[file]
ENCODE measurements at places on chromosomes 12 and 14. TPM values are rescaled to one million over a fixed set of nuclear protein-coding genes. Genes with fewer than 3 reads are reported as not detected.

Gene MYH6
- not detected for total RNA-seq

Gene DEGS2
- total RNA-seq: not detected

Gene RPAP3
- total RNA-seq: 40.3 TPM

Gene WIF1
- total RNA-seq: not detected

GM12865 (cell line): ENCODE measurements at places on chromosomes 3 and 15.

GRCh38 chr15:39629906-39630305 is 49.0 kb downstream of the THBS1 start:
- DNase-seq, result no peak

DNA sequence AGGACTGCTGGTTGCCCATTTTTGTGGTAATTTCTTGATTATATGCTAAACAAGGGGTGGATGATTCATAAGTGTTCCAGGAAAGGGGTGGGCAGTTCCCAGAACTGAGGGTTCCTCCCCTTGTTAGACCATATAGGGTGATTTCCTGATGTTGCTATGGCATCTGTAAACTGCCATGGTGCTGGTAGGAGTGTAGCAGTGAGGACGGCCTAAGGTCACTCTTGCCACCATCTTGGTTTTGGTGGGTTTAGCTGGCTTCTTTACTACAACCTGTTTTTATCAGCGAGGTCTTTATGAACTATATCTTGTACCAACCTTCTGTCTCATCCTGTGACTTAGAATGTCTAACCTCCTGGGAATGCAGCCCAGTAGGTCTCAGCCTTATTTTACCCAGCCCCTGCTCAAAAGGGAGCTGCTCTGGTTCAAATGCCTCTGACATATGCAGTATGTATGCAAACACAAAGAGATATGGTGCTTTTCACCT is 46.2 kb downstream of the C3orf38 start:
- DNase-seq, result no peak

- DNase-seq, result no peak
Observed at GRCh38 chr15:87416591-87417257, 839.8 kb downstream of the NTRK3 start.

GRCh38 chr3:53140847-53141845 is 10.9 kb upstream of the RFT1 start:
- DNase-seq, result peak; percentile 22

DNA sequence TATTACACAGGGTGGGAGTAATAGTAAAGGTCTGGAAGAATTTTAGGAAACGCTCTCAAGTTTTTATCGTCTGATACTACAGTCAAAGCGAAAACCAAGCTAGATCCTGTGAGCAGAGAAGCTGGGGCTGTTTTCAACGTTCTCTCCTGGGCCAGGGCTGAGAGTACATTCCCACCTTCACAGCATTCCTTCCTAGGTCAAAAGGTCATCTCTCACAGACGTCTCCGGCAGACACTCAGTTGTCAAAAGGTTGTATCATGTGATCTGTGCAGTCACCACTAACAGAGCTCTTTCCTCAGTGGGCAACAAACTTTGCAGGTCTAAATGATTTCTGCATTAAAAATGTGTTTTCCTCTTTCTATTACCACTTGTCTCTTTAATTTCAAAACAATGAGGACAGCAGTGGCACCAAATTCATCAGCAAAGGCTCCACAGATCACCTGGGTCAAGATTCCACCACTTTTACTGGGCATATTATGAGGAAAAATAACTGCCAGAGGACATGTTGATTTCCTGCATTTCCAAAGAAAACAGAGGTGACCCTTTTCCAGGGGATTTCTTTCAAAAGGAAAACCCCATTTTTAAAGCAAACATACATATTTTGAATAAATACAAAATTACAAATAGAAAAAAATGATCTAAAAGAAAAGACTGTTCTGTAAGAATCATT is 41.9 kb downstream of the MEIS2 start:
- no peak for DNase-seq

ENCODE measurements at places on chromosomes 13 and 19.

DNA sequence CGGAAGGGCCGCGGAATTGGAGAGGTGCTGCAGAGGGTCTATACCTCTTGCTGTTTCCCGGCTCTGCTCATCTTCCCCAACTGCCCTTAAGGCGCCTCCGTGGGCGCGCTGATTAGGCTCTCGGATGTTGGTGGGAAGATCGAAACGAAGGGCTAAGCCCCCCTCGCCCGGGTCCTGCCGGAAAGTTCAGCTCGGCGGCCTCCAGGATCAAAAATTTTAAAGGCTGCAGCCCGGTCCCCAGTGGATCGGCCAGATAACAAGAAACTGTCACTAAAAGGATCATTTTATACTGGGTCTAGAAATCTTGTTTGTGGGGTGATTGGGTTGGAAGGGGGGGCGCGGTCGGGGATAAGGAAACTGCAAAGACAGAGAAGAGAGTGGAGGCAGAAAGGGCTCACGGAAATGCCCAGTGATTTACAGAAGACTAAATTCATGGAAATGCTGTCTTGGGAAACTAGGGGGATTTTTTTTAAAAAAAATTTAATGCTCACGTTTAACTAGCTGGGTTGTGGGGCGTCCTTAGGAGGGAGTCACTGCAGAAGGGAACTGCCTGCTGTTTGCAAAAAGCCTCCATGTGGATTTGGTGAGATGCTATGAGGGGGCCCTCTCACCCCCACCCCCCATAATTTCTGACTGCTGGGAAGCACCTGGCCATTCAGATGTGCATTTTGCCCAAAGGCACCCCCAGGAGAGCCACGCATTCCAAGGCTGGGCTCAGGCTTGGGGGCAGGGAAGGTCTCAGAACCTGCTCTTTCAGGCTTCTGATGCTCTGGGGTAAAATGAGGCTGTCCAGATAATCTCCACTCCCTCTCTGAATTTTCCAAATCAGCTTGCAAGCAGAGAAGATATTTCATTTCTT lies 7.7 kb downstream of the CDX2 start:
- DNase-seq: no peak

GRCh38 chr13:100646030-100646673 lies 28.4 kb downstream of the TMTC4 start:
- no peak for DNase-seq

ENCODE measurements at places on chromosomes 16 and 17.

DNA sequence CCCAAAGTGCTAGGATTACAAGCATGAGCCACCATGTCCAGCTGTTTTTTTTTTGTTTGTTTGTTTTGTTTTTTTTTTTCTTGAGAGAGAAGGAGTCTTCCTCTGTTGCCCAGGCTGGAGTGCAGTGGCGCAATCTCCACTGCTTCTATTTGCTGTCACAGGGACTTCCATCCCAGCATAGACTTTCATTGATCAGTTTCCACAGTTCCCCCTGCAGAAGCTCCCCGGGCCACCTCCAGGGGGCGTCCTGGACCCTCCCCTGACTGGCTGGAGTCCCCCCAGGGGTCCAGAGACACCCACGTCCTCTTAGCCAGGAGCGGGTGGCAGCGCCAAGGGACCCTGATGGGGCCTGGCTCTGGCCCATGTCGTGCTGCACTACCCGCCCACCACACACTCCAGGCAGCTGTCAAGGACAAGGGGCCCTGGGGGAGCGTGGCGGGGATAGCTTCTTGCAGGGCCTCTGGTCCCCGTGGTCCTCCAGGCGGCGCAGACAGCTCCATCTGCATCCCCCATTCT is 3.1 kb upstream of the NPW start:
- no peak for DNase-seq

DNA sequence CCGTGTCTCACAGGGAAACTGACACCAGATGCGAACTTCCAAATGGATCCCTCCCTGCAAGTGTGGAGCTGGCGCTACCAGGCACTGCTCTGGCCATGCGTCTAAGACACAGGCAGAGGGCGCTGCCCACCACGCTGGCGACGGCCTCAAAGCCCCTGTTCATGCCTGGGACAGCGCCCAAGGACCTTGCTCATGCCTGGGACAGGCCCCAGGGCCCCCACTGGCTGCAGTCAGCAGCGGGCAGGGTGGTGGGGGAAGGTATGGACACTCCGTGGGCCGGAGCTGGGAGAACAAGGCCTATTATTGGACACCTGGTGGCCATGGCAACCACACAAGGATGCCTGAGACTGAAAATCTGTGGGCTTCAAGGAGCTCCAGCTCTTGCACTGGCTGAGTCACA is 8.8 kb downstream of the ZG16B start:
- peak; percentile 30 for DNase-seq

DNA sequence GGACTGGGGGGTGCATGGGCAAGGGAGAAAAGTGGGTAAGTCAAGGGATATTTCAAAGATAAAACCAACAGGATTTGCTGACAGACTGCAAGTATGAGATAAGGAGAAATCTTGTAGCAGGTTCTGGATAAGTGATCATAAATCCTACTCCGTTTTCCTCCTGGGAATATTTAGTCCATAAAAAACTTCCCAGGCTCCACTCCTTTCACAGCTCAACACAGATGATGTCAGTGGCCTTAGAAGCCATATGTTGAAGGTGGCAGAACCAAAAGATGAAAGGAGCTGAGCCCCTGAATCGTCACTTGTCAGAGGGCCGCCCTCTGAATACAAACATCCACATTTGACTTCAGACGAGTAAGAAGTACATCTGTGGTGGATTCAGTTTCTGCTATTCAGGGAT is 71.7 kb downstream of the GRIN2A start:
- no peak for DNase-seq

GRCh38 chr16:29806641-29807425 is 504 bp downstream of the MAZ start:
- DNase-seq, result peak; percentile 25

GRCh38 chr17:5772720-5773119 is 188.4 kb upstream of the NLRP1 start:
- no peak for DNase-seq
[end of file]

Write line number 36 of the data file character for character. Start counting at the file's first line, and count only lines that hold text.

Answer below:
- no peak for DNase-seq